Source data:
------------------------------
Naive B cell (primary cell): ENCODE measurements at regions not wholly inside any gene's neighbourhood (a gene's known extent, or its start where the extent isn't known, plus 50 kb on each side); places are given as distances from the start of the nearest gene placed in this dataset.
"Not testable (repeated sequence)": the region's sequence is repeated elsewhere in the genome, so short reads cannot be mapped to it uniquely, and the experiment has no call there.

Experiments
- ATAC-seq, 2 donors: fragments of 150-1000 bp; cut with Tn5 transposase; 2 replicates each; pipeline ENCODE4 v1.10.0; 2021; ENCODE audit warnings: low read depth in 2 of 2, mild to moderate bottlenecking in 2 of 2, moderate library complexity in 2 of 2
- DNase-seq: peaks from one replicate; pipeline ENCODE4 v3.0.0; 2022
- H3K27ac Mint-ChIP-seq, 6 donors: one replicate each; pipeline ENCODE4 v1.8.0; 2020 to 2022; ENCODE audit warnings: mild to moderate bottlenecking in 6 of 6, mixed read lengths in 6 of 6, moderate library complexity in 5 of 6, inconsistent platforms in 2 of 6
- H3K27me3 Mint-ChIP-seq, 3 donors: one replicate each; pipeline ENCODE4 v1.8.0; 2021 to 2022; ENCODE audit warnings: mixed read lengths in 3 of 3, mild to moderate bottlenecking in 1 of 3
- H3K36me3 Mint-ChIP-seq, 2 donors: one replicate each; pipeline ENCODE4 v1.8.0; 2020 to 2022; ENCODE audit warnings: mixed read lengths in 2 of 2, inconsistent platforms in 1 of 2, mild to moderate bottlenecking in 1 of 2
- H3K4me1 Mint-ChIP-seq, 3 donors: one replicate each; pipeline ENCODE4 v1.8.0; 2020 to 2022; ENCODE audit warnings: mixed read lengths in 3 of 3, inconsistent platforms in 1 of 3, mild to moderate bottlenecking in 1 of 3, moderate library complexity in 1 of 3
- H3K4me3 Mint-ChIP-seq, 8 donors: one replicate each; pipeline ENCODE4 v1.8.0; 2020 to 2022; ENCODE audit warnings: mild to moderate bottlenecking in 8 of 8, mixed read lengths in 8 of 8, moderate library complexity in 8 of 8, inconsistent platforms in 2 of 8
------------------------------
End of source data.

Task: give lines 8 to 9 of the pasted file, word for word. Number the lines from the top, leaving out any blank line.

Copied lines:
- H3K36me3 Mint-ChIP-seq, 2 donors: one replicate each; pipeline ENCODE4 v1.8.0; 2020 to 2022; ENCODE audit warnings: mixed read lengths in 2 of 2, inconsistent platforms in 1 of 2, mild to moderate bottlenecking in 1 of 2
- H3K4me1 Mint-ChIP-seq, 3 donors: one replicate each; pipeline ENCODE4 v1.8.0; 2020 to 2022; ENCODE audit warnings: mixed read lengths in 3 of 3, inconsistent platforms in 1 of 3, mild to moderate bottlenecking in 1 of 3, moderate library complexity in 1 of 3